Alcoholics Anonymous organises national convention at Kovalam
Thiruvananthapuram: A fellowship of people from various walks of life with very little in common except one problem — alcoholism. That was what a two-day national convention organised by Alcoholics Anonymous (AA) at the Animation Centre in Kovalam turned out to be.
"It was mainly an exercise in sharing our problems and recharging our mental and spiritual batteries," said a member who identified himself as Issaac Thomas. The AA members are "faceless" by choice, mainly because it protects them from being identified as alcoholics.
But anonymity helps them overcome individual egos in the quest for a solution to a terrible malaise that has dogged their lives and thus, the lives of those close to them. It also helps them cut across personal and social barriers to hold hands in a spirit of rare brotherhood.
Chairman of AA national board of trustees Lawrie Fernandez said the Kovalam convention was aimed at popularising the programme in Kerala. Media support was crucial for this. However, success in battling a social problem like alcoholism was not measured by statistics alone.
Mr. Fernandez, who is based in Mumbai, said he gave up drinking 35 years ago. "Some of the younger members tell me, `Sir, you stopped drinking before we were born.’ This is why we say AA is also for alcoholics yet to be born," he added with a smile.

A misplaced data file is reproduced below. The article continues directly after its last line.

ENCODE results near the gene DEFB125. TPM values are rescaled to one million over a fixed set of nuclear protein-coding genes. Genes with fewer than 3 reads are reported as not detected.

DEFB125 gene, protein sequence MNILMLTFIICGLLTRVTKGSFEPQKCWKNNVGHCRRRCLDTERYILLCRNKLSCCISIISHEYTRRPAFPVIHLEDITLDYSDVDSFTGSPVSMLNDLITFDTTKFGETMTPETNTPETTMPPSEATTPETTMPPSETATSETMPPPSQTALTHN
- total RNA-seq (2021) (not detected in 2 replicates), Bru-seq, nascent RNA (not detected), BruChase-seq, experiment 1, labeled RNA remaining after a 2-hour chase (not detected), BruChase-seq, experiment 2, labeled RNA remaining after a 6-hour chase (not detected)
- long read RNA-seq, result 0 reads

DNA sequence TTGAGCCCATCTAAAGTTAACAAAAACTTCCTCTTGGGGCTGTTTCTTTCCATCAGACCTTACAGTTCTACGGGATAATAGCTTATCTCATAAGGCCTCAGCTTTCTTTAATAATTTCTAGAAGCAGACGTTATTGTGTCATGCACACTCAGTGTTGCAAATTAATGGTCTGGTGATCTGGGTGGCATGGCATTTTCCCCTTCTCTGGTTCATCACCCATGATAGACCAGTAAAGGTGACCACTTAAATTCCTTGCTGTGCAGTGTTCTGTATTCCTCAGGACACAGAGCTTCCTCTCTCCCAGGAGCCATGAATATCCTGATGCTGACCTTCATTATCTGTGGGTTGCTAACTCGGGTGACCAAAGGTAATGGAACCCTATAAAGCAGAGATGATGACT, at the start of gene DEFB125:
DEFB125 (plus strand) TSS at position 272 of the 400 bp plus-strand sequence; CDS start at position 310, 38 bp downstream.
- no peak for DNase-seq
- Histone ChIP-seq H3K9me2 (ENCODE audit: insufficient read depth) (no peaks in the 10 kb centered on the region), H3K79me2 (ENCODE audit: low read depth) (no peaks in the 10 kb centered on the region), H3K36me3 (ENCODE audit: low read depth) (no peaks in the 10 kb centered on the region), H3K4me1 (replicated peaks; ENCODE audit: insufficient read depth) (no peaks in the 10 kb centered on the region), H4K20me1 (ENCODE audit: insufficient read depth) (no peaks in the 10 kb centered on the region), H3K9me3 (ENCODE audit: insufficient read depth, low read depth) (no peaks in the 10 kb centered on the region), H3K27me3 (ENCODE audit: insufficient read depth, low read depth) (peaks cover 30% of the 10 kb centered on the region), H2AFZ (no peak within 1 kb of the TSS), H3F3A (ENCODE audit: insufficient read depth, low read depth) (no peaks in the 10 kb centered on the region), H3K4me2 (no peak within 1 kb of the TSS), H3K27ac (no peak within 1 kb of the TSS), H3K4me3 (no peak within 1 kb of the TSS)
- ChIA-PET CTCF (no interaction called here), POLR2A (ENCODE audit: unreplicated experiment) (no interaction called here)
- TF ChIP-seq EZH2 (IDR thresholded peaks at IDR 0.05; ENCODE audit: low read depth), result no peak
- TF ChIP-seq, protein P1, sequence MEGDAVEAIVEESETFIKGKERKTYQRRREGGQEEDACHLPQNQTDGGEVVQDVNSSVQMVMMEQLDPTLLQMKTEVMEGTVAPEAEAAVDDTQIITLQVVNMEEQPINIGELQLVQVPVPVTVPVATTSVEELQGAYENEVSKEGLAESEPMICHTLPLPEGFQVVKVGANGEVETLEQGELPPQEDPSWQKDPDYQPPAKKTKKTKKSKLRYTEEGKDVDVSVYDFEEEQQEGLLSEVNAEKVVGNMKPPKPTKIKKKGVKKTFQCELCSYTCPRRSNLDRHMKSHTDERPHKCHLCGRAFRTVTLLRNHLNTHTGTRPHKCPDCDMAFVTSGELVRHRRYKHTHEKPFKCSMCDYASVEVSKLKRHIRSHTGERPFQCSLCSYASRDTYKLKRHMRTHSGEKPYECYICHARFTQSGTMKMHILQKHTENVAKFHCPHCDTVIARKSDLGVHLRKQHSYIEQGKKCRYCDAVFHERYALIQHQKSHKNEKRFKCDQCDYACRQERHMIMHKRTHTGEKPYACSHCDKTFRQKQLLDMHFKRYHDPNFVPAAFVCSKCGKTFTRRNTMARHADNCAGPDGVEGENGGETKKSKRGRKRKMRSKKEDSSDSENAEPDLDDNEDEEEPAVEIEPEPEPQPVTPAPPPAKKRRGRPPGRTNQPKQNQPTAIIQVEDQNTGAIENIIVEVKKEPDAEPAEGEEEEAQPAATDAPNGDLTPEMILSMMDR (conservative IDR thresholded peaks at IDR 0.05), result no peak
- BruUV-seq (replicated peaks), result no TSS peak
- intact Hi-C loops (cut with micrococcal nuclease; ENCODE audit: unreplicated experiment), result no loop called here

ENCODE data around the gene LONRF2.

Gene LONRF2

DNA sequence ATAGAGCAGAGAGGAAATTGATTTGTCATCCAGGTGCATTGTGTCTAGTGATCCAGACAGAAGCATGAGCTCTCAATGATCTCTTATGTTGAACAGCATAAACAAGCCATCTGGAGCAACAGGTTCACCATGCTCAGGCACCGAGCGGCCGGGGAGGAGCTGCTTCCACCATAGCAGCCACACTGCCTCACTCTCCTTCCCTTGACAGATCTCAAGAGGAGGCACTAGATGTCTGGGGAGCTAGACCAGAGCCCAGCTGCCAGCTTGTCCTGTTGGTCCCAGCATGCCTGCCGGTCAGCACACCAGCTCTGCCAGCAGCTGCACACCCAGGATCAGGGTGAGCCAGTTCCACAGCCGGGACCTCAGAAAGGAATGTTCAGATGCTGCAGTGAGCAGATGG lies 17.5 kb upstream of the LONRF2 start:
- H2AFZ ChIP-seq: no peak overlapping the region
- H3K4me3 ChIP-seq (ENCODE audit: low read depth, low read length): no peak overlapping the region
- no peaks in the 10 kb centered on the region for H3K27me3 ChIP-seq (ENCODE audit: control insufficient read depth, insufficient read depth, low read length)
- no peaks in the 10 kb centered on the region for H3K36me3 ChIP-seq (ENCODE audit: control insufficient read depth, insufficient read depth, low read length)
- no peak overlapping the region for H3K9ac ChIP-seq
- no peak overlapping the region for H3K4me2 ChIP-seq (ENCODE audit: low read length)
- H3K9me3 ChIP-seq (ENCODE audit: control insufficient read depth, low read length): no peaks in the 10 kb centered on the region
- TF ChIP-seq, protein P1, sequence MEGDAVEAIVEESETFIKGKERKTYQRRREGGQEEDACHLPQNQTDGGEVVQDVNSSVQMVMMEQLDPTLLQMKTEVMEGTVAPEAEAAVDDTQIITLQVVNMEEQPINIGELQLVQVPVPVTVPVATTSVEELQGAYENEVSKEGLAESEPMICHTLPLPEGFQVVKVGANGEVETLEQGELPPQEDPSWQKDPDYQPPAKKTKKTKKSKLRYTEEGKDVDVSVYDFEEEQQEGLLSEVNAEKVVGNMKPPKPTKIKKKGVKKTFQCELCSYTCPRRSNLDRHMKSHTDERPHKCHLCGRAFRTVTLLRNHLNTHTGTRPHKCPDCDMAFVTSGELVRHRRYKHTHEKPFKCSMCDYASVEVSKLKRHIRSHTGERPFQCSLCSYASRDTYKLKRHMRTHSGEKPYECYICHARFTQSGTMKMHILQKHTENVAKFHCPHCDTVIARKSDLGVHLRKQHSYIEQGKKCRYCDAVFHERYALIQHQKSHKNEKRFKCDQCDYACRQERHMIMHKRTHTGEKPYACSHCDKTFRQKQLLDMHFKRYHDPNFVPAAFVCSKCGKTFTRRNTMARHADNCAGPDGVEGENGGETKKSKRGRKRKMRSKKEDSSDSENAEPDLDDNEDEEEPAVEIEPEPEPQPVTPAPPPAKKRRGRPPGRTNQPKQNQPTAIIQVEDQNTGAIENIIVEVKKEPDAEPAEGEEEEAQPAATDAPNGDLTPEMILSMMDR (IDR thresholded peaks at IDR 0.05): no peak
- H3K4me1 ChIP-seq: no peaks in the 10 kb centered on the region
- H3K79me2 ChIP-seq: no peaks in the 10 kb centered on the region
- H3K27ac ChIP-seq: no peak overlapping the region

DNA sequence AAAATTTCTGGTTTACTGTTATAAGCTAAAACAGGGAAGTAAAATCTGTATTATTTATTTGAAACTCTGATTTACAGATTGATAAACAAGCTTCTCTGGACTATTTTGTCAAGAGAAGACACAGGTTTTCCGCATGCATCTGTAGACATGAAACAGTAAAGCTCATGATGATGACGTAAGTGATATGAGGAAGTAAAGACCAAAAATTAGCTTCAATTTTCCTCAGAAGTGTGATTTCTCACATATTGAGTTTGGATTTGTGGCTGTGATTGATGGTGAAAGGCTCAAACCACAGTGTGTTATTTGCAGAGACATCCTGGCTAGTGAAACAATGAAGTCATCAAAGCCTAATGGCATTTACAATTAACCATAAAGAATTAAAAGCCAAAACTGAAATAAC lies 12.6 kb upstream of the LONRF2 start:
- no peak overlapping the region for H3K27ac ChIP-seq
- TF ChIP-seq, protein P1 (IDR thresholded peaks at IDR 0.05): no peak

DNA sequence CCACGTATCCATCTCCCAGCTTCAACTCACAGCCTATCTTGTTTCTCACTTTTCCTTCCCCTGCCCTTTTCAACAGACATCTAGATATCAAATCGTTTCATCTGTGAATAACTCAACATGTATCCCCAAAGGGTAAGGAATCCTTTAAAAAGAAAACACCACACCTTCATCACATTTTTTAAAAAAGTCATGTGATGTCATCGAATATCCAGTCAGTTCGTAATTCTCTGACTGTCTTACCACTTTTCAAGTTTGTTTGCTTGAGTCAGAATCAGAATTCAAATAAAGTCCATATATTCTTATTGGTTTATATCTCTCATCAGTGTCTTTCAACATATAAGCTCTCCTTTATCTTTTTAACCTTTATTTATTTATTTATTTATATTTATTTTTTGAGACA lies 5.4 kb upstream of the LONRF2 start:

Membership is open to all and is free. S.K. Bhalla, who heads the public information wing, said a desire to quit the bottle, even if it was a "fraction of a desire," was all that an alcoholic needed to enrol. "Denial is the biggest part of this disease. You have to first admit that you have a problem," he said.
Terry, a former jockey from the United Kingdom who has settled in Kovalam for the past two years, lost his job and his family before he quit drinking three decades ago. "AA guaranteed me my life provided I followed its 12 steps. The most important of these was that I attend the weekly meetings without fail," he said.
The 12 steps are based on the trial-and-error experience of early members of the fellowship. AA believes alcoholism has no known cure, but it is possible to reverse its effects on the body and the spirit. The key lies in attending the weekly group meetings without fail and participating in what are called "sharings."
The members sit around in a group and each one talks about his experiences for eight to 10 minutes. Explains Mr. Bhalla: "You listen, your mind foggy, and then you suddenly start identifying with one of the sharings. Slowly, your closed mind starts opening… "
Many of those at the convention had tried out hospitals and de-addiction centres earlier without success. This is because alcoholism has a high relapse rate without peer support, which the fellowship seeks to provide, the members said.
The AA Trivandrum Group meets every Wednesday and Saturday at Kovalam Animation Centre at 6 p.m., and on Sundays at Lourde’s Church in PMG Junction at 6.30 p.m. Those interested should contact Chandramohan (0471-3256766, mob.9387756766), Jacob (9447699906) or Terry (98472-1944